Density before exposure 0. 5 1. 0 1. 5 Sample containing ultraviolet absorbing agents,

percent:

percent:

Cyan 18 15 15 Magenta. 8 8 8 Yellow. 40 40 36 the sample including the ultraviolet absorbing agents, coloring was not observed (blue density 0.04). If the ultraviolet absorbing agents were not incorporated into the protective layer but into the intermediate layer between the light-sensitive emulsion layers, fading of the image dyes in the under layer of this intermediate layer was prevented.

EXAMPLE 2 Into the color printing paper described in Example 1, a dispersion containing ultraviolet absorbing agents prepared by the following procedure was added (in the amount of 10 mg./100 cm. of the ultraviolet absorbing agents to the uppermost light-sensitive emulsion layer containing a cyan coupler). The uppermost protective layer was formed of gelatin alone. The same examination was carried out as in Example 1.

The dispersion described above was prepared" as follows: 30 g. of Compound 1, 10 g. of Compound 2, 10 g. of Compound 3 and 10 g. of Compound 4 were dis-solved (by heating) in a mixture of 60 g. of dibutyl phthalate and 100 g. of ethyl acetate. This solution was added to a mixture of 1 kg. of a 10% aqueous solution of gelatin and 100 g. of a 5% aqueous solution of sodium dodecylbenzene sulfonate. The mixture was dispersed with a colloid mill to obtain a homogeneous dispersion.

The decrease in the ratio of color density, calculated by the same method as in Example 1, is shown in the following table.

Further, the photographic properties of the red-sensitive emulsion layer were not influenced by the addition of Compounds 1, 2, 3 and 4.

EXAMPLE 3 To one surface of a triacetyl cellulose film, a redsensitive silver chlorobromide emulsion layer containing a cyan coupler: l-hydroxy-2-(3'-2", 4"-5-amylphenoxy propyl) naphtamide, a gelatin intermediate layer, a greensensitive silver chlorobromide emulsion layer containing a magenta coupler: 1-phenyl-3-(3-(N-butylcapryl-amide propionamide) )-5-pyrazolone, a gelatin intermediate layer a blue-sensitive silver iodobromide emulsion layer containing a yellow coupler: benzoylaceto-2-chloro-5-dodecyloxycarbonyl anilide and a gelatin protective layer were applied, in the order recited. The couplers were used as a solution of dibutyl phthalate. To the other surface of the film, a dispersion containing the ultraviolet absorbing agents used in Example 1 was applied in an amount of 30 mg./100 cm. of the ultraviolet absorbing agent. The film was then dried.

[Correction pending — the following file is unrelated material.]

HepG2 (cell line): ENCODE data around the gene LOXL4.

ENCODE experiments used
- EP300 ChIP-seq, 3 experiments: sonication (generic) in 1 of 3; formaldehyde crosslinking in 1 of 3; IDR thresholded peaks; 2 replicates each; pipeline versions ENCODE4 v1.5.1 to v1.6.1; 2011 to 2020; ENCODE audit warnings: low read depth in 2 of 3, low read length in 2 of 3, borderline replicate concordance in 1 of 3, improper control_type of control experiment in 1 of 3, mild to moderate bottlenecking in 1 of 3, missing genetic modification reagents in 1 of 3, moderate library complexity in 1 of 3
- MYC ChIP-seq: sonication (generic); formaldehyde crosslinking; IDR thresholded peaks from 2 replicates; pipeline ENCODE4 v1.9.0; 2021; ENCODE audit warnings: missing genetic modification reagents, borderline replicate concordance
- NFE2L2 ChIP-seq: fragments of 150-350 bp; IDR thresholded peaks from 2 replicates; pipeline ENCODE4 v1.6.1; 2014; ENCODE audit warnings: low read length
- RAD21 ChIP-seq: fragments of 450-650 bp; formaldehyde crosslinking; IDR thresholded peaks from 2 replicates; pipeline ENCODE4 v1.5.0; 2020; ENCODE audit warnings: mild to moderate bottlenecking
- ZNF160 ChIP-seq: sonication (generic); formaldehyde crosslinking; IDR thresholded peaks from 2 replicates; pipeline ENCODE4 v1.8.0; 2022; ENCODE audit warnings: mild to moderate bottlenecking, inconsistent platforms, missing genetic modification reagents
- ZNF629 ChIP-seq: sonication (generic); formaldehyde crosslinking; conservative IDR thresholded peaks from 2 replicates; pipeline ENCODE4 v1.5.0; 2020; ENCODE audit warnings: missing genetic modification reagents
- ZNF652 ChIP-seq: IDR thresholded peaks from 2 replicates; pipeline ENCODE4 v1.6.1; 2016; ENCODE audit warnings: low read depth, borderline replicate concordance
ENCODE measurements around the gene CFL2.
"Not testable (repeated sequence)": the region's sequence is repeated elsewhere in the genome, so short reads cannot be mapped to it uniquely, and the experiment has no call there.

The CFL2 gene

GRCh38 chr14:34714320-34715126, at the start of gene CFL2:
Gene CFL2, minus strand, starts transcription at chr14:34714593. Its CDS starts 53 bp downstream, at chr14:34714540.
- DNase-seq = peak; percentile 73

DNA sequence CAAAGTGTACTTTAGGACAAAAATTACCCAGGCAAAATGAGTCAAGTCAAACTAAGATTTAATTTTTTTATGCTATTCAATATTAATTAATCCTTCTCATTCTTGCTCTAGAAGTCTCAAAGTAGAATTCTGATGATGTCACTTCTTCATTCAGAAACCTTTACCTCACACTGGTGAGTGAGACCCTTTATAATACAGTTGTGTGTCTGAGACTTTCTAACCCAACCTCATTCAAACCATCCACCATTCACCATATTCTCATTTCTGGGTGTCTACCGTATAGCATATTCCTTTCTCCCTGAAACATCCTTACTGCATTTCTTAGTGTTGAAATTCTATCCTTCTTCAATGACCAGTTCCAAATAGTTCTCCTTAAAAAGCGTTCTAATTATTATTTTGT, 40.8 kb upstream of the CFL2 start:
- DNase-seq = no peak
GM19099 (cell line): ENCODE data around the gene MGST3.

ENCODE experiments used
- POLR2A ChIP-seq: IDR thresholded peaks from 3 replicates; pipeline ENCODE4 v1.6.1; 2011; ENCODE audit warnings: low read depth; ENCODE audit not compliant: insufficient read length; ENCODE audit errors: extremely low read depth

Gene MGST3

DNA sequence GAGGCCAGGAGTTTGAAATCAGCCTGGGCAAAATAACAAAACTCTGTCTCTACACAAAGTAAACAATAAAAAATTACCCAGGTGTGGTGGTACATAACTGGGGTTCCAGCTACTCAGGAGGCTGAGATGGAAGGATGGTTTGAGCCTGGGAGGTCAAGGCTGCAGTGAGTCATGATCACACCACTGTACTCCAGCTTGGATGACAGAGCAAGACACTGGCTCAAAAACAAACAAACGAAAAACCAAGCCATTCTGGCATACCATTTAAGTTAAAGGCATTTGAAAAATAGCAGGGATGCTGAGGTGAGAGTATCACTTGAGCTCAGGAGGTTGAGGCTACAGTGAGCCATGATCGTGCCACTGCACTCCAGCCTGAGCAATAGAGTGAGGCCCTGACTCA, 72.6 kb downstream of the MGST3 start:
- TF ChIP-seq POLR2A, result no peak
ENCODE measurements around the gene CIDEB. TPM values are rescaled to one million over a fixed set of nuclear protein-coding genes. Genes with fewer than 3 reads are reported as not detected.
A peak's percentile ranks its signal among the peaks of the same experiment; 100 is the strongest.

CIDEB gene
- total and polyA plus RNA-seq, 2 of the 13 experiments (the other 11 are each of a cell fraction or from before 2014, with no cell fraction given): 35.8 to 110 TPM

The color film thus obtained was exposed to light through blue, green and red step wedges. The exposed film was then developed with a developer containing 4- amino-3-methyl-N,N-diethylaniline, washed with Water, fixed, washed with water, bleached, washed with water, and dried by conventional state of the art methods. The sample thus obtained was exposed for 50 hours to a xenon are by facing the second surface of the sample to the source of light. A decrease in the ratio of the color density of this sample was compared with that of the sample which did not have the ultraviolet absorbing layer on the second surface. The decrease in the ratio of the color density, which was calculated by the same method as in Example 1, is shown in the following table.

It is clear from the above examples that the fastness to light of the color images had been remarkably improved by using the ultraviolet absorbing agents according to this invention.

To further illustrate some of the preferred forms of the present invention, the boiling point for the solvent in the most preferred form of the invention should be a minimum of C., under normal atmospheric pressure.

Further, in the most preferred form of the invention the solvent is generally present in an amount less than three times the amount of coupler. However, it is specifically stated at this point that the amount of solvent can vary from this range, and that amounts greater than three times the amount of coupler are operable.

With respect to the amount of the solvent assistant utilized, this is determined purely on a practical basis, i.e., when necessary an amount suflicient to dissolve the coupler is utilized. This range cannot be defined with greater specificity.

What is claimed is:

1. A color photographic light-Sensitive material which comprises a support, at least one photographic silver halide emulsion layer and at least one hydrophilic colloid layer, at least one of either the emulsion layers or the colloid layer containing a dispersion of at least two ultraviolet absorbing compounds selected from those represented by the formula:

wherein R and R each represents a member selected from the group consisting of a hydrogen atom and an alkyl group having up to 4 carbon atoms, and R represents a member selected from the group consisting of a hydrogen atom and a halogen atom, and an organic solvent having a high boiling point.

2. A color photographic light-sensitive material which comprises an opaque film support, at least one photographic silver halide emulsion layer superposed on said support, and an outer gelatin layer containing a dispersion of at least two ultraviolet absorbing compounds selected from those represented by the formula: